"When we had the trouble last year it was basically, vehicles running into the back end of the vehicle in front of it. So what we're trying to do with those close in ones is warn people that there's stopped traffic, be ready to stop," Wiater said.
There will also be traffic cameras, accessible to IDOT, so staff will be able to monitor how well traffic is flowing, and if there is an incident, will have an eye on the scene. IDOT is working with the vendor to see if those pictures can be shared with emergency responders.
Wiater expects the southbound lanes to close on Thursday. Workers will finish the repairs that weren't completed last year because the project started late and entailed replacement of structural steel.
Completion of repairs on the southbound lanes should take seven to 10 days. In mid- to late-April, barrier walls will be installed and all traffic will be shifted to the southbound structure to allow repairs on the northbound bridge.
IDOT got a jump start on the northbound project by doing a late-season inspection of the underside of the bridge. The structural steel pieces that inspection indicated need to be replaced are already being fabricated - the process that made the southbound project seem to move so slowly.
"There are individual pieces that, if you get down there and find that it's rusted out ... that piece has to be measured and detailed with drawings, then that has to go out to a fabrication shop that's got to find the piece of steel that's that thickness, that size and that length and that width, then do the fabrication, do the cutting and drill the holes, then that comes back to the site to get installed," Wiater said. "So that's what gets complicated."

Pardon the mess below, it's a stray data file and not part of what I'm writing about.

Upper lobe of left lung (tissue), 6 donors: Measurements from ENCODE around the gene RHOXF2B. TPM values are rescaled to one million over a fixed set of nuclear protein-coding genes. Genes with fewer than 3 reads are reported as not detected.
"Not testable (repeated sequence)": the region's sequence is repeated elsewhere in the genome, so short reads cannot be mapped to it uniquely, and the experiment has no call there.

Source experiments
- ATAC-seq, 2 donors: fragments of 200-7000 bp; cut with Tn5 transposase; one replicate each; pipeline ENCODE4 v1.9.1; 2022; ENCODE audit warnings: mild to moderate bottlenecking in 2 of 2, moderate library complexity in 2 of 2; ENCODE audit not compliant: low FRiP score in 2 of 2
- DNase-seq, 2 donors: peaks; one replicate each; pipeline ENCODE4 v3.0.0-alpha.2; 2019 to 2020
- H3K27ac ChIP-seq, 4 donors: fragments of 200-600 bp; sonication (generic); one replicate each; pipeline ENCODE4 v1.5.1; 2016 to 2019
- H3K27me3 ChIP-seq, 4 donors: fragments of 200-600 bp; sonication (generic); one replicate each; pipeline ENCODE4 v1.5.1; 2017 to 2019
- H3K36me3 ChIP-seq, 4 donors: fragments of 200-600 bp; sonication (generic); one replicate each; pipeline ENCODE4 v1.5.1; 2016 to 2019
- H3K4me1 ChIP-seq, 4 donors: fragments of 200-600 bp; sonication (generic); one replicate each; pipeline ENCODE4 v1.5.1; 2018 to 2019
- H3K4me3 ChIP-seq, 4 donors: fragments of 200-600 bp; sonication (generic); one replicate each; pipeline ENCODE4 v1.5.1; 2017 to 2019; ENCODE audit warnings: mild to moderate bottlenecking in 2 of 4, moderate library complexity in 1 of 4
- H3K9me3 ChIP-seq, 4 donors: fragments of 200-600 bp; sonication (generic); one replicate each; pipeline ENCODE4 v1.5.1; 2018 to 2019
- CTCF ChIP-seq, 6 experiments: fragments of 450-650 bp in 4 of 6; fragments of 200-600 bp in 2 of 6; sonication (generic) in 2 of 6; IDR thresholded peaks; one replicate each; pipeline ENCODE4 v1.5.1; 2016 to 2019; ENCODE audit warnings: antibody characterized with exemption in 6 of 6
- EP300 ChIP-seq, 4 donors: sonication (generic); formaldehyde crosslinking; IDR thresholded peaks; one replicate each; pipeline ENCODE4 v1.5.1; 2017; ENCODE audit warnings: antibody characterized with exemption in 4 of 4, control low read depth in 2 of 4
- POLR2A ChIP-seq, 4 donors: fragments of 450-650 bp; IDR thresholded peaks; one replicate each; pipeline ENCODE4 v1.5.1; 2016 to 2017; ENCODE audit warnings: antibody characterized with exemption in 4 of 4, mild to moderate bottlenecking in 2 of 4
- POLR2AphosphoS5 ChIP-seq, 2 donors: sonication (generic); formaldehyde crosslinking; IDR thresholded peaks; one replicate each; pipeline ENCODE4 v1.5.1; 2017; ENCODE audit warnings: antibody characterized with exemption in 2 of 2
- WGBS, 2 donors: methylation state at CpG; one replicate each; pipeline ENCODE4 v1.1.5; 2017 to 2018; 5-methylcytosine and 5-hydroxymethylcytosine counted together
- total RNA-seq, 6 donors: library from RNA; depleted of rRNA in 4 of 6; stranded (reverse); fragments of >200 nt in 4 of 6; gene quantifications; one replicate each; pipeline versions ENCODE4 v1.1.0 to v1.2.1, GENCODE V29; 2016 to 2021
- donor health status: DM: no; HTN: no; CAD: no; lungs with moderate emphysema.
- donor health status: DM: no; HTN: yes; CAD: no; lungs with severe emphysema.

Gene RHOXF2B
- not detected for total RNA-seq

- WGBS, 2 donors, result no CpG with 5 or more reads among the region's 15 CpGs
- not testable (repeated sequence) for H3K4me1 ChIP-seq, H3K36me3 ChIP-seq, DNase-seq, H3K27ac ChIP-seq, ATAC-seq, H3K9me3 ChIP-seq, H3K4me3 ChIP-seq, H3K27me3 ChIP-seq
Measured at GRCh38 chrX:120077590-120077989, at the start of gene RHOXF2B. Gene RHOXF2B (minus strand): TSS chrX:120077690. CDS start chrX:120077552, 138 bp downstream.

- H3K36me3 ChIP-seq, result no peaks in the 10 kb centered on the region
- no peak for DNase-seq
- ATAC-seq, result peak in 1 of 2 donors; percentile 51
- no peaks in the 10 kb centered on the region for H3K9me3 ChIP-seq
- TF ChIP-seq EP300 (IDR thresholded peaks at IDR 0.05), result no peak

If work crews run into just a handful of pieces they didn't anticipate replacing, it will take two to three weeks to have them fabricated.
The project is expected to be completed by Labor Day, including consideration for time for parts fabrication. The project length is comparable to that of the southbound lanes. The work includes structural steel repairs and painting; bridge deck patching and deck resurfacing on the northbound structure.
Illinois State Police will have extra troopers in the area 24 hours per day throughout the construction season. Troopers will enforce the Fatal Four violations; speeding, distracted driving, driving under the influence, and seatbelts. In addition, they will be monitoring and enforcing the hand-held cell phone ban. The new law bans hand-held cellphone use except in an emergency and allows only for speakerphones and headsets that feature voice-activated or one-digit dialing. The new law, which took effect Jan. 1, also imposes fines starting at $75 for drivers caught with phone in hand. Violators could pay $150 for repeat offenses and eventually have their driver's licenses suspended.
Last year, ISP wrote over 4,100 citations in the Des Plaines River bridge workzone. Additional manhours for enforcement have been allotted for the 2014 construction season.